Like every death sentence imposed while the Labour Government was in power, Mareo’s was commuted to life imprisonment. He spent nearly 13 years in Mt Eden Prison, turning into a model prisoner who played the organ during church services and wrote an oratorio in his cell. Moreton became increasingly convinced of his innocence:
“It seemed impossible that the handsome, impeccably dressed figure that had bowed so gracefully before the clapping audience could bear any relation to the coarsely clad prisoner who played the jail organ. [He] in my opinion was not the type who could cold-bloodedly plan a murder. He was too artistic, too temperamental, too fundamentally honest.”
The chaplain was not alone in believing in Mareo. There would be relentless, high-powered efforts to clear his name over the following decade. These included two Court of Appeal Hearings, three select committee inquiries and Mason’s recommendation for a commission of inquiry. Truth, however continued its persecution, calling him names, including “Glamour Boy No 1”.
Mareo’s situation seemed hopeless. Then in 1941, his supporters persuaded Sir William Wilcox, arguably the world’s most eminent toxicologist, to give his opinion on medical aspects of the case.
Wilcox, the principal toxicologist to the British Home Office, concluded it was not all likely that another dose of Veranol had been taken at the time that the milk was allegedly given to Thelma. He concluded: “If Thelma Mareo had access to Veranol, the drug was, in my opinion, self-administered as is so commonly the case in fatal cases of Veranol poisoning.” In other words, the accused was innocent.
The chaplain recorded how much store Mareo set by this expert opinion, convincing himself it would help spring his release. But, he recorded, it was not to be: “Mareo, who a few weeks previously had every reason to expect a speedy release, was standing at the graveside of all his hopes.”
Local toxicologist Dr Philip Lynch persuaded Justice Ministry officials to reject the finding: Freda Stark’s evidence was of critical importance, he said, and could only be tested by seeing and hearing her as she gave evidence. For Lynch, the guilty verdict was fully justifiable.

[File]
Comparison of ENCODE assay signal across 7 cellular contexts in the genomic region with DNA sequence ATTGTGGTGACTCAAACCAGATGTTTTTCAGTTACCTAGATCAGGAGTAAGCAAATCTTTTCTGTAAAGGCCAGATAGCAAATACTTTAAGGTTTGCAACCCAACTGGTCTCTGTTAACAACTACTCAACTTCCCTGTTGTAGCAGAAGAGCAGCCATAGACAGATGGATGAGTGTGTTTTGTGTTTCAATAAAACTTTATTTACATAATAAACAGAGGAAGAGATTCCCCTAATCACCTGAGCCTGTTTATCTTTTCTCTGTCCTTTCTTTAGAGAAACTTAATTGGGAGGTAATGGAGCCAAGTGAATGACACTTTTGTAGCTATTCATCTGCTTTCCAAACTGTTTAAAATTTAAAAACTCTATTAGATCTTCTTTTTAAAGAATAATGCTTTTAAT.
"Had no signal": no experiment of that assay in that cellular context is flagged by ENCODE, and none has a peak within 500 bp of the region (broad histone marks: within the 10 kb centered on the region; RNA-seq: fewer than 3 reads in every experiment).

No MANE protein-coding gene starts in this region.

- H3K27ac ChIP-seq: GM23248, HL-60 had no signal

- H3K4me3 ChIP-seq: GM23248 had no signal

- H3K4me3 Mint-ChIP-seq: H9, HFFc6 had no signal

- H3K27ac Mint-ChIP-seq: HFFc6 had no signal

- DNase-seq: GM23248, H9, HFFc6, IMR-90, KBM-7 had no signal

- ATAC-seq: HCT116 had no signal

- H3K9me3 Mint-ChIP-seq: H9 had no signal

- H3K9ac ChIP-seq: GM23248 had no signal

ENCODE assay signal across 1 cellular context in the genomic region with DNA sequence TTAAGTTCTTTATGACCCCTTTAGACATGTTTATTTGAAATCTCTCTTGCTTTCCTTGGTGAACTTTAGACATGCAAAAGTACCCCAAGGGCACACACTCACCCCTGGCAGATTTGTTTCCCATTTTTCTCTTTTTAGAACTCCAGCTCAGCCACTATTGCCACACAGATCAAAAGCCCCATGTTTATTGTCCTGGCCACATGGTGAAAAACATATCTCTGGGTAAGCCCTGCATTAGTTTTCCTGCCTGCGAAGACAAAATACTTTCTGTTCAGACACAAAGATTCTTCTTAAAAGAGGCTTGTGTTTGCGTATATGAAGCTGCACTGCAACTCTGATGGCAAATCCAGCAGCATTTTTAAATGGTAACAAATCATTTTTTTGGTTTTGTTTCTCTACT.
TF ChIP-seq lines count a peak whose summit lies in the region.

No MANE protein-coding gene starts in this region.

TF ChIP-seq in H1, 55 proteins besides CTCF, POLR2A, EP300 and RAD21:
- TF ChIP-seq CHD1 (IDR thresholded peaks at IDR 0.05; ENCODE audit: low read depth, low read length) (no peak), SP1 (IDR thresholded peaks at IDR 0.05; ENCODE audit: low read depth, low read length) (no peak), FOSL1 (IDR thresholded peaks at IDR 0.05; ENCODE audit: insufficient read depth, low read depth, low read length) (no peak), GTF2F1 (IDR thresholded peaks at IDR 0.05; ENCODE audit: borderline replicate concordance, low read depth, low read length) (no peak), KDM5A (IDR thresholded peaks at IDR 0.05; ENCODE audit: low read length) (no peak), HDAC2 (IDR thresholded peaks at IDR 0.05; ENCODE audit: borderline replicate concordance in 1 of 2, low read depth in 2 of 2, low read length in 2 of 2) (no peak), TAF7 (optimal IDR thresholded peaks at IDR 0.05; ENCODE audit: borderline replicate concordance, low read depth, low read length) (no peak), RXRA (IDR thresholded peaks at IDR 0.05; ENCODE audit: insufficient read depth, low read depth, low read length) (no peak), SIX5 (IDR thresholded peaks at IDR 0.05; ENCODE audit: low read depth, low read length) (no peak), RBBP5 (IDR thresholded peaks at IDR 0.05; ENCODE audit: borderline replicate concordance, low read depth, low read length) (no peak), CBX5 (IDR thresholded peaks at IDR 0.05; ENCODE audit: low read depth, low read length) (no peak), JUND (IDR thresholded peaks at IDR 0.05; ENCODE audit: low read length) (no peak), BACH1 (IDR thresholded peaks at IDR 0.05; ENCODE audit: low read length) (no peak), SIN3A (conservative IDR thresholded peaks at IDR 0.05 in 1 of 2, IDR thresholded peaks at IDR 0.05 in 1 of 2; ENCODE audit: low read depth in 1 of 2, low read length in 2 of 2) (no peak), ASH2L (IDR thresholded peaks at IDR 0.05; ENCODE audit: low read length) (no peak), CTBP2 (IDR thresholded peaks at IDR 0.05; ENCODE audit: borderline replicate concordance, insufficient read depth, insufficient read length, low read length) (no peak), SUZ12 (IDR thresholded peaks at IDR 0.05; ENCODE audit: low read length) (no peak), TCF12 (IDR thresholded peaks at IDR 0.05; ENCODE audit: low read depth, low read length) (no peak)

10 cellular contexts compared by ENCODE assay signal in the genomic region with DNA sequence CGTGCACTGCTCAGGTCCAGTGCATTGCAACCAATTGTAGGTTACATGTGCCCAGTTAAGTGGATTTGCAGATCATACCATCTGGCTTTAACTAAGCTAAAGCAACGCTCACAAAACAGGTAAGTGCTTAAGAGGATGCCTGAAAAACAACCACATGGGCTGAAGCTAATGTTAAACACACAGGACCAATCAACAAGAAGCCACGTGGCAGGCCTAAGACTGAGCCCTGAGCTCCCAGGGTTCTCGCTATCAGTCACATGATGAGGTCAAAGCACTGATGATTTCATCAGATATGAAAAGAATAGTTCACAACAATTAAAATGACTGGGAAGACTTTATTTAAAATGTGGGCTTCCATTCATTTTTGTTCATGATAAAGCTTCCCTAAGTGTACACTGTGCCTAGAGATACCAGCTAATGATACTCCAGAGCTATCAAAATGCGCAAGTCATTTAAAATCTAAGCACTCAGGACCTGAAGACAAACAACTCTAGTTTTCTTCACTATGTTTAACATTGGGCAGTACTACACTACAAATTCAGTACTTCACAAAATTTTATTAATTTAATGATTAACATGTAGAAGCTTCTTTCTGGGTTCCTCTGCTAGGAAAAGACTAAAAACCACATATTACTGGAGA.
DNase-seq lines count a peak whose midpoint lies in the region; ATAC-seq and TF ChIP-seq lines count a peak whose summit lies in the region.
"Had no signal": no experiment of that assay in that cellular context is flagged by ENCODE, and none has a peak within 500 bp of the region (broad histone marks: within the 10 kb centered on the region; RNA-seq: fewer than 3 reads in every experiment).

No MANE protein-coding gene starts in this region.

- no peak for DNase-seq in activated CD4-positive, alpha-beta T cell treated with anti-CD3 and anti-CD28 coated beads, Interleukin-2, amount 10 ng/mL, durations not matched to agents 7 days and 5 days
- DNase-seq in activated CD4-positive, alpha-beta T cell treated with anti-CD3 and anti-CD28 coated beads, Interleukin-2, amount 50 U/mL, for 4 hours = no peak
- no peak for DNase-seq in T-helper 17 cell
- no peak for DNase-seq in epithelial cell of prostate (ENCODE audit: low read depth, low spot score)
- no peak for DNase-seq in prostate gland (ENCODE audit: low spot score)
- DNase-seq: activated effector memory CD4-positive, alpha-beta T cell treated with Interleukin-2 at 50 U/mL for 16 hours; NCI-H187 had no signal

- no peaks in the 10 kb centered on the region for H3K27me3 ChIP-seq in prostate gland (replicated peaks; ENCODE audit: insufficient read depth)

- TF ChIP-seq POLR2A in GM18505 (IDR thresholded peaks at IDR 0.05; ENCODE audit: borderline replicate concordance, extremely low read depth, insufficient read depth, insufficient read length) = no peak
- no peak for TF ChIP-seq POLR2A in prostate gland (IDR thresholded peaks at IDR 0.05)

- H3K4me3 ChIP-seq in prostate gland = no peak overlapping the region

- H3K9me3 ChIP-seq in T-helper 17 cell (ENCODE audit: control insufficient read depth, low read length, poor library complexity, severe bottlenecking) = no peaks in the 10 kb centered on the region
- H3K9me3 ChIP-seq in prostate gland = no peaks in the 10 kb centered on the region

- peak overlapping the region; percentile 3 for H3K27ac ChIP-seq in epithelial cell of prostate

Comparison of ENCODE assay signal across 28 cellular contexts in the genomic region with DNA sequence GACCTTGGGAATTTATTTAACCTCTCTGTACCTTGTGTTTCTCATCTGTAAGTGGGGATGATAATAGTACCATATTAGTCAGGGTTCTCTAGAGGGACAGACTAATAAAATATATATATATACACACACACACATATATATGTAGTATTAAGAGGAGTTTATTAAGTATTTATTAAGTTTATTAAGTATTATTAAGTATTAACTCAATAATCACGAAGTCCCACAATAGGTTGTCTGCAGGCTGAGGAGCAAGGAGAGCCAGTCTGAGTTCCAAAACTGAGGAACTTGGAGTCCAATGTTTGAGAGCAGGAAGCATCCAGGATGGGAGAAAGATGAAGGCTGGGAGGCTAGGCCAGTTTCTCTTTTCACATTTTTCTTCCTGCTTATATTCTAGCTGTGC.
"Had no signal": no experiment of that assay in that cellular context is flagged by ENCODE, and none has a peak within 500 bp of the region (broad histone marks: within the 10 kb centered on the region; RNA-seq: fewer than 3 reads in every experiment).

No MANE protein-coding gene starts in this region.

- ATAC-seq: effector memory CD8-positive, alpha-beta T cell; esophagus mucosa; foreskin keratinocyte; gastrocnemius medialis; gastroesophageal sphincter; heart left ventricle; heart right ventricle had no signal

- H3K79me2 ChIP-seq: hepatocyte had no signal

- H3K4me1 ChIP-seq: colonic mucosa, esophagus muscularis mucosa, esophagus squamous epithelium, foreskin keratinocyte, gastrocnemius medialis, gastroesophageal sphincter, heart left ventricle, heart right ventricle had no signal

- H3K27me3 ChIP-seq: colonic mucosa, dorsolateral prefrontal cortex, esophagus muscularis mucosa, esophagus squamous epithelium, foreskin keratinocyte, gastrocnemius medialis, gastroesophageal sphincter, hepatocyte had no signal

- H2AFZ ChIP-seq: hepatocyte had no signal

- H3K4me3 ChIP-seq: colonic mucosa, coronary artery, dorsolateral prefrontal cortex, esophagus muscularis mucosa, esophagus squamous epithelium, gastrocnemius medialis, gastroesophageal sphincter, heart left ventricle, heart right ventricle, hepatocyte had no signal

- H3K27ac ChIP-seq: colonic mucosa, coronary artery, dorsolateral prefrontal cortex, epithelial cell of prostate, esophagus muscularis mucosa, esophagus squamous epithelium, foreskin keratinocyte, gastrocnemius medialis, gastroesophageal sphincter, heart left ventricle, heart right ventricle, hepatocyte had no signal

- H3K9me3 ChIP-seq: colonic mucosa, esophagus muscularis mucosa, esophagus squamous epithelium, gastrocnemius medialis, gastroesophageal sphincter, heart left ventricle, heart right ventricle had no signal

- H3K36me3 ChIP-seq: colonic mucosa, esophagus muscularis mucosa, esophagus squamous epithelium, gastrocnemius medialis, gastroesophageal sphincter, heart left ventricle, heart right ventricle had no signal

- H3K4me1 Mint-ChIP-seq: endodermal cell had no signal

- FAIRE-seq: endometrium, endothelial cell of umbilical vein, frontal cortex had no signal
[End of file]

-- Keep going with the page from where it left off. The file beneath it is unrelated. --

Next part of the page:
Mason continued to argue Mareo’s innocence, but the growing list of appeals, inquiries and petitions went nowhere. By 1948, as Mareo’s release from prison loomed, Truth needled Mason, saying. “It would be a travesty of justice if all the rejections of the most strenuous efforts made to disprove Mareo’s guilt were to be thwarted by the failure of a minister to face the facts and realise the seriousness of turning loose in the community a man convicted of the most satanic crime in the criminal calendar.”
On his release, Mareo changed his name by deed poll to Curtis. He married Gladys Andreae, a woman he’d met in jail, and the couple moved to a spacious house on Auckland’s outskirts. Gladys died suddenly in early in 1960, shortly after Mareo was granted a discharge from probation. Within weeks, he’d married violinist Nora Bailey, a woman who had waited patiently for him in London for 28 years. He died, just weeks later, on November 25, 1960.
The case continued to haunt Mason long after he ceased to be Attorney-General. After his retirement, he drafted chapters of a book dedicated to proving Mareo’s innocence, Rebecca Ellis and Charles Ferrall drew on that draft material in their acclaimed book.
During the 1961 debate in Parliament on legislation that finally put an end to capital punishment for civilians, Mason made explicit reference to Mareo, noting that mistakes could happen in convictions. “I am pointing out that we can obtain a conviction though the basis is not there. An innocent man can be convicted.” Mason was openly critical of Freda Stark, condemning her for “clear, inescapable perjury”.
Within a decade of Mareo’s conviction, the country faced a second outbreak of sleek and frivolous metrosexuality in the arrival of tens of thousands of US troops. Their success with local womenfolk soon saw jealous Kiwi males describe their flashy, confident rivals as “bedroom commandos”. Many young New Zealanders, however, glimpsed an alternative to the cautious restraint of their parents and began to “go American”. The post-war future was on its way.